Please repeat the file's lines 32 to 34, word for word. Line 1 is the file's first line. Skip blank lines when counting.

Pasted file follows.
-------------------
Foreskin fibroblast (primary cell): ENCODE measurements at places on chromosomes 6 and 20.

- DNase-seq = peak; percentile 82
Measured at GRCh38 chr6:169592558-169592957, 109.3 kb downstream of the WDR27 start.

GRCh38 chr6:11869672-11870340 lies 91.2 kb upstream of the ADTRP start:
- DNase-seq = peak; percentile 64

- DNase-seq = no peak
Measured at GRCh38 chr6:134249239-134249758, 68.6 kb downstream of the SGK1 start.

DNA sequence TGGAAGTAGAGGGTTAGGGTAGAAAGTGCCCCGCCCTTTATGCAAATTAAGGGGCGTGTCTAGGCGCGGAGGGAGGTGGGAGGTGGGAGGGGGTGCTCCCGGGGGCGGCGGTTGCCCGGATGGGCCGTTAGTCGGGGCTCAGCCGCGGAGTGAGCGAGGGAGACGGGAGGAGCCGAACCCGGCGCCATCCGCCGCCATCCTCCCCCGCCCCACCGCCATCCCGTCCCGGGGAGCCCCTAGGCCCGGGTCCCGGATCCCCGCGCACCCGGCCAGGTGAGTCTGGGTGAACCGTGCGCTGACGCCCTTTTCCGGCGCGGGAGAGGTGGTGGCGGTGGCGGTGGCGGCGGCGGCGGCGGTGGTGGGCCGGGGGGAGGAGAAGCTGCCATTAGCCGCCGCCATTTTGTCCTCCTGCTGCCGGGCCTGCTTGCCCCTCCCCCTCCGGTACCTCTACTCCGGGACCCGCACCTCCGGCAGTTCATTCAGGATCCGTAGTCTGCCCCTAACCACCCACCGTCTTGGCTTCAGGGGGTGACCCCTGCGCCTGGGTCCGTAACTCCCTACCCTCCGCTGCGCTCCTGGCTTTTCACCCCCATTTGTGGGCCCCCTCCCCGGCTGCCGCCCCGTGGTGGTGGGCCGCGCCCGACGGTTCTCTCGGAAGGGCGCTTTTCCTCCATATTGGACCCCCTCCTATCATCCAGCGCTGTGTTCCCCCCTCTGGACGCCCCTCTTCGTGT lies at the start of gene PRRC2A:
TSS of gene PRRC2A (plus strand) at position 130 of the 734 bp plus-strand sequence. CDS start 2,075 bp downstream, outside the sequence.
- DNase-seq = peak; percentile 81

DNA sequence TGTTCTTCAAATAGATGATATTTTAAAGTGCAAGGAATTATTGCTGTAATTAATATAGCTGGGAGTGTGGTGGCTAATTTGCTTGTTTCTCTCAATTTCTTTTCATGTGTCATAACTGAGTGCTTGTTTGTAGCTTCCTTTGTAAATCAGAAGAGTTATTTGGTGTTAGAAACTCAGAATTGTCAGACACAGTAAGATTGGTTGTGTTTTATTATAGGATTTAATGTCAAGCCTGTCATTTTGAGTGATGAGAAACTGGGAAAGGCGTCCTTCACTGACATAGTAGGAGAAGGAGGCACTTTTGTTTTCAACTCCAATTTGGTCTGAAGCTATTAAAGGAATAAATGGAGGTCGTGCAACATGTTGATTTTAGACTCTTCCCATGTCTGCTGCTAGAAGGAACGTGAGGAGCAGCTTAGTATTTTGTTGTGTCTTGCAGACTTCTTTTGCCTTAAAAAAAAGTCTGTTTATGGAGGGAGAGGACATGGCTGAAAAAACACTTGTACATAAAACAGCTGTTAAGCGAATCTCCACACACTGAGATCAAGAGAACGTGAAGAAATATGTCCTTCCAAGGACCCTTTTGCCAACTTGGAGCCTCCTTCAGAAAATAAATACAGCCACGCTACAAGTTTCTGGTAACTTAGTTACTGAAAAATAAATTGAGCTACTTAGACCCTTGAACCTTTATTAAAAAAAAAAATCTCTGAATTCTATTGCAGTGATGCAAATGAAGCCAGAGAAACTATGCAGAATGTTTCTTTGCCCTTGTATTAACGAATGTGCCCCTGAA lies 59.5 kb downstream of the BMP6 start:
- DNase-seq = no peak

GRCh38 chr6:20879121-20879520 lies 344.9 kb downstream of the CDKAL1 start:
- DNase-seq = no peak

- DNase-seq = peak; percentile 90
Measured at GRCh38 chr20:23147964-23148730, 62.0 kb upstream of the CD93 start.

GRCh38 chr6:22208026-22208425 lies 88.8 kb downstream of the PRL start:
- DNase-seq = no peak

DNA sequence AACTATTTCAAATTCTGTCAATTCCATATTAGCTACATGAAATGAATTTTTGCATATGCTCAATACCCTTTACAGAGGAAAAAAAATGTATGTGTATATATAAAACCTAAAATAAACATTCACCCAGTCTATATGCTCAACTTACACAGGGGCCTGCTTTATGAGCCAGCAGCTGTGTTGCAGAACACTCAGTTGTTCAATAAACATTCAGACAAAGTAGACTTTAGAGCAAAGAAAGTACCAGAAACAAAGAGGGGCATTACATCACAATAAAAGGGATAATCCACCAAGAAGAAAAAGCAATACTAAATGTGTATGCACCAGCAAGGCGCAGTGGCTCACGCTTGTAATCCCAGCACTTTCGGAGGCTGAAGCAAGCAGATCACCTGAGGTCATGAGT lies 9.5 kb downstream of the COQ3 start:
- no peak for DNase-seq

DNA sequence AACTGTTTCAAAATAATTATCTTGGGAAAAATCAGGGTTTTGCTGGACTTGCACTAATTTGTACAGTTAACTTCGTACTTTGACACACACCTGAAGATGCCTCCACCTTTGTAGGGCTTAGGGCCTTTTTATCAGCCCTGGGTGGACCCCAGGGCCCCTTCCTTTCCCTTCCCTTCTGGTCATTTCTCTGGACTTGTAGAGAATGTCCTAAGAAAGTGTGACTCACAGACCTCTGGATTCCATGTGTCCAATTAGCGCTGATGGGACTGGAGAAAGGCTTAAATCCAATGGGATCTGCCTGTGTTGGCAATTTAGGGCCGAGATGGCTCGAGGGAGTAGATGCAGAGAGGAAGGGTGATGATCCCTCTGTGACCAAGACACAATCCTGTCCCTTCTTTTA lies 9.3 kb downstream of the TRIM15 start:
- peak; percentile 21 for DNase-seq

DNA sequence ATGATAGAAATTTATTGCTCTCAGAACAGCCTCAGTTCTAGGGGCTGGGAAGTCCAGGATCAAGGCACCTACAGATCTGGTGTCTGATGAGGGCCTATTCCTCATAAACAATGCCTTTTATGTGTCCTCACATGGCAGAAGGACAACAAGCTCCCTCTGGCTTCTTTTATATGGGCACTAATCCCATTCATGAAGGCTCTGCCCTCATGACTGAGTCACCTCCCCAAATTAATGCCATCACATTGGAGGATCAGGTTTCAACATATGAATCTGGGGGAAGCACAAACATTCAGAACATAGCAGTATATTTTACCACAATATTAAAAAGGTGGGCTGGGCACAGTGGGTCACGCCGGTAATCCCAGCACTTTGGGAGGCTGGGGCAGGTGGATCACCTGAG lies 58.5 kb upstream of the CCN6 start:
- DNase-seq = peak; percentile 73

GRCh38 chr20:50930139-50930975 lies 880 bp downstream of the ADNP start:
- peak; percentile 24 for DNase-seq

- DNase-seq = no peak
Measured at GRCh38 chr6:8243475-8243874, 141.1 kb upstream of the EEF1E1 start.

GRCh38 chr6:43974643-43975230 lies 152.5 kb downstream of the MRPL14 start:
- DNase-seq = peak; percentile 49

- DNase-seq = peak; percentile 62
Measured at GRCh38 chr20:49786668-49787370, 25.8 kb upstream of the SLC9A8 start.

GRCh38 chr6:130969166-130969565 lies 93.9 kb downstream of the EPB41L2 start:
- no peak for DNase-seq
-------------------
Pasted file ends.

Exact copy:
Measured at GRCh38 chr20:49786668-49787370, 25.8 kb upstream of the SLC9A8 start.

GRCh38 chr6:130969166-130969565 lies 93.9 kb downstream of the EPB41L2 start:
- no peak for DNase-seq